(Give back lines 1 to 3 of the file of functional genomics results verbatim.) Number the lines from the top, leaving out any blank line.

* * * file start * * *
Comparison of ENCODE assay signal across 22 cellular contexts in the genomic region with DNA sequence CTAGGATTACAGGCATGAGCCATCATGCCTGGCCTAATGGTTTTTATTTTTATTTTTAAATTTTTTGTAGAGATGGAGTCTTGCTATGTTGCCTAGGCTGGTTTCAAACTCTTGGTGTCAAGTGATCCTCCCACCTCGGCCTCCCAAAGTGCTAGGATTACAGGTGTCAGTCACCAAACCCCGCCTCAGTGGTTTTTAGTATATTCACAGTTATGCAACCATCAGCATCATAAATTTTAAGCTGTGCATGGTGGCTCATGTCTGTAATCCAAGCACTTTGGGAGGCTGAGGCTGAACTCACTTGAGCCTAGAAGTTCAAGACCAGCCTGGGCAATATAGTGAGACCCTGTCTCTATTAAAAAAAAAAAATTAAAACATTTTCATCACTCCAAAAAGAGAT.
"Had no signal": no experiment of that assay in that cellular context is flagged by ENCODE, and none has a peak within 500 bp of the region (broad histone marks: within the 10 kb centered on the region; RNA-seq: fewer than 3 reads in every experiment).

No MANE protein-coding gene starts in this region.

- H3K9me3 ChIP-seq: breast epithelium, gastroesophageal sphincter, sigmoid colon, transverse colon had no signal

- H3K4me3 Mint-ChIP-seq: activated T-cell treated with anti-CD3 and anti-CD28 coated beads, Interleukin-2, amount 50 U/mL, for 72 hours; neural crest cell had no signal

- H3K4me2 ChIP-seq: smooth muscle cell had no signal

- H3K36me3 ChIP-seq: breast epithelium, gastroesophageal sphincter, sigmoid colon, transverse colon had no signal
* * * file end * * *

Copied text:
Comparison of ENCODE assay signal across 22 cellular contexts in the genomic region with DNA sequence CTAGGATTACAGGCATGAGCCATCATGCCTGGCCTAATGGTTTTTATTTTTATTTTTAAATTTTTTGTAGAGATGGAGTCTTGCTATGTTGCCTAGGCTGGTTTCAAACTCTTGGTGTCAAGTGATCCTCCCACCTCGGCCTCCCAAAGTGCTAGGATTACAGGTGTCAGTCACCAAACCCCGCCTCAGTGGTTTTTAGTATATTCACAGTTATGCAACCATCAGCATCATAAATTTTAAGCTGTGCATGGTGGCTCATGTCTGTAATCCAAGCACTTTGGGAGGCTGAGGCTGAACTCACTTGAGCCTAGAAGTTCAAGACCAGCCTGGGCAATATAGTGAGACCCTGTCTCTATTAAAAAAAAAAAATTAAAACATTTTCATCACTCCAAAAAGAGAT.
"Had no signal": no experiment of that assay in that cellular context is flagged by ENCODE, and none has a peak within 500 bp of the region (broad histone marks: within the 10 kb centered on the region; RNA-seq: fewer than 3 reads in every experiment).

No MANE protein-coding gene starts in this region.